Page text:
Wednesday, August 13, 2014

Up the Down Staircase

"Mooselips Approach, Cessna 12345, 3000 feet, request practice ILS 30 at Bison, published missed, information tango."

"Cessna 12345, Mooselips Approach, Bison altimeter 3002, unable ILS 30, runway 12 in use at Bison, did you have another approach request?" 

If you haven't yet had an exchange like the one, it's likely that you soon will because the FAA has decided that opposite direction approaches into towered airports are no longer allowed. To the uninitiated, practice approaches to a runway when there's opposite direction traffic may seem inherently dangerous, but it is something that's been done safely at many airports for as long as anyone can remember. One example in Northern California is Sacramento Executive where all the instrument approaches are to runway 2 and 90% of the time runway 20 is in use.

At KSAC, the procedure for handling opposite direction approaches is simple and has worked well (and without incident, to my knowledge): The tower instructs the aircraft inbound on the approach to start their missed approach (usually a climbing left turn) prior to the runway threshold and any traffic departing the opposite direct turns in the other direction.

For areas like the California Central Coast, the restriction on opposite direction instrument approaches has been in place since I arrived in June and it has serious implications for instrument flight training since the ILS approaches for San Luis Obispo, Santa Maria, and Santa Barbara are likely to be opposite direction 90% of the time. For a student to train to fly an ILS in a real aircraft, you need to fly quite a distance. Same goes for instrument rating practical tests that require an ILS because the aircraft is not equipped with WAAS GPS and/or there's no RNAV approach available with LPV minima to a DA of 250 feet or lower.

There currently is no formal FAA Order (to my knowledge) that describes this restriction, though one hopes that will change: Everyone from students to instructors to controllers would like to see this rule codified. As it stands, this restriction seems to have been passed down from on high to TRACONs in the US. Some exceptions may be allowed when there's an "operational need" such as for FAA flight checks of instrument procedures. You may be able to call your local TRACON on the phone and make prior arrangements if you need to do an ILS for an instrument rating check ride or for practice. And waivers may be issued for some airports with a high volume of training. Then again, your request might still be refused. Your tax dollars at work.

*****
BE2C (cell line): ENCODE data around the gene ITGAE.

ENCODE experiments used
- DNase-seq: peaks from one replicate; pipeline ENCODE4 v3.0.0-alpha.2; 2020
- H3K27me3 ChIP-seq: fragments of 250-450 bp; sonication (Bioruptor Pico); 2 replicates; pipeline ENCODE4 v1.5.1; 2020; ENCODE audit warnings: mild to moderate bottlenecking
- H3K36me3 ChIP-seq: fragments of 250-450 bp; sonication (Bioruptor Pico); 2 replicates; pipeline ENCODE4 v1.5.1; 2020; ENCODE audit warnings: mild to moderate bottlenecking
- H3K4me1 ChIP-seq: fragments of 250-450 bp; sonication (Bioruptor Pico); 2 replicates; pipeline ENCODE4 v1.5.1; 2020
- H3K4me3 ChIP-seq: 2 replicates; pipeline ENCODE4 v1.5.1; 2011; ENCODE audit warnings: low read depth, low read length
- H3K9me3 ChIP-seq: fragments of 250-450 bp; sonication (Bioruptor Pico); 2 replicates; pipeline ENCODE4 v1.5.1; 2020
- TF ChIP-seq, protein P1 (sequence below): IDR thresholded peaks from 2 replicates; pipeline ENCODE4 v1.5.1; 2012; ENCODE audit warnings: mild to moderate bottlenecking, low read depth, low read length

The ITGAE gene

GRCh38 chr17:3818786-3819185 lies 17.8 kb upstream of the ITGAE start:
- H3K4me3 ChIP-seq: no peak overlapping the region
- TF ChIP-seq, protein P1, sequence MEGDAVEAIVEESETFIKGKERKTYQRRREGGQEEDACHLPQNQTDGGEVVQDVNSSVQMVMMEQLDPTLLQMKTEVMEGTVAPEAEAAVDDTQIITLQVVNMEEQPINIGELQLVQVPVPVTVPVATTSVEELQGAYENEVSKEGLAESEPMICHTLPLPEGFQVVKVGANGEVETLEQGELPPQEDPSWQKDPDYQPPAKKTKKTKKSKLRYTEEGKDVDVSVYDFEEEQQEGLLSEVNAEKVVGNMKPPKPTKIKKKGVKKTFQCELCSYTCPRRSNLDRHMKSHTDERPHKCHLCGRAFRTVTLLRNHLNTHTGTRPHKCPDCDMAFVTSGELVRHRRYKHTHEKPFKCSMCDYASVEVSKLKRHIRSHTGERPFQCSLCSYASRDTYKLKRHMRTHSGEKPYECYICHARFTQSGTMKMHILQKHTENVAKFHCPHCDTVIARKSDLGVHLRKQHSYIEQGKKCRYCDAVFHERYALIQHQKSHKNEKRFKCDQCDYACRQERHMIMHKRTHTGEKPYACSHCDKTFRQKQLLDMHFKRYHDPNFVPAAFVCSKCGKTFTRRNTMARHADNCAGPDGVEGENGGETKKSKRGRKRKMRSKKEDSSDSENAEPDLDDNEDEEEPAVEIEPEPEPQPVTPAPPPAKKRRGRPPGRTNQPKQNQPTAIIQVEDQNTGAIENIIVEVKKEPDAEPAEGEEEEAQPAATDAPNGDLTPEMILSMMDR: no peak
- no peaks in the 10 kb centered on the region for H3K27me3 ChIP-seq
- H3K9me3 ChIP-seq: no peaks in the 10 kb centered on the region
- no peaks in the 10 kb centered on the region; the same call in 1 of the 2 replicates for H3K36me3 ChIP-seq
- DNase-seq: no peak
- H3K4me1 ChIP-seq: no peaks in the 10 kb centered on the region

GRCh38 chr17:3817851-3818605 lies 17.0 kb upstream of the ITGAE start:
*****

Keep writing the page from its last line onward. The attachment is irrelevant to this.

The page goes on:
Saturday, August 09, 2014

You're a Professional CFI if ...

You have memorized most of Title 14 of the Code of Federal Regulations without ever intending to do so.

When asked a question, you can provide three different answers, all of which are correct.

Pilots seek you out to ask your advice, then they ignore it.

You can send a plane into maintenance simply by touching it.

A dog groomer earns more per hour than you.

You know seven different ways to explain a complex topic.

When your student finally gets what you've been trying to tell them, they say "Why didn't you tell me this before?!"

A dog walker earns more per hour that you.

You spent your entire last vacation passing your ATP check ride.

Part-time CFIs ask you "What kind of plane do you own?"

Rich aircraft owners never pay on time and argue about how much you've charged them.

You spent your entire vacation budget passing your ATP check ride.

Pilots who can barely afford flight training always pay you on time and never complain about how much you've charged.

You feel compelled to maintain an aviation blog, but then fill it snarky posts.

Thursday, July 10, 2014

Staying Concise, Staying Solvent

Flight instruction has been a bit SLOw for me over the last month, but the good news is that gave me time to get to some neglected writing projects. Loyal readers may recall that when I released my first iBook a little over two years ago, I mentioned plans to do a whole concise series. So after several long days, and with some help from my friends (who proofread and helped to smooth the rough edges), The Concise Guide to the Diamond DA40-180 is now available on the iBooks store. And kudos to the Apple iBooks review team, who examined and approved my submission in a matter of days.

The late John Ciardi once pronounced "May you stay solvent by whatever means are available to you." Being a professional flight instructor may not actually involve a formal vow of poverty, but sometimes it sure seems that way. If you have purchased one or more of my books in the past, please accept my heartfelt thanks. I appreciate your support and hope that my books have been useful to your aviation endeavors.

With more time on my hands for the foreseeable future, I just may have another book or two up my sleeve. So stay tuned ...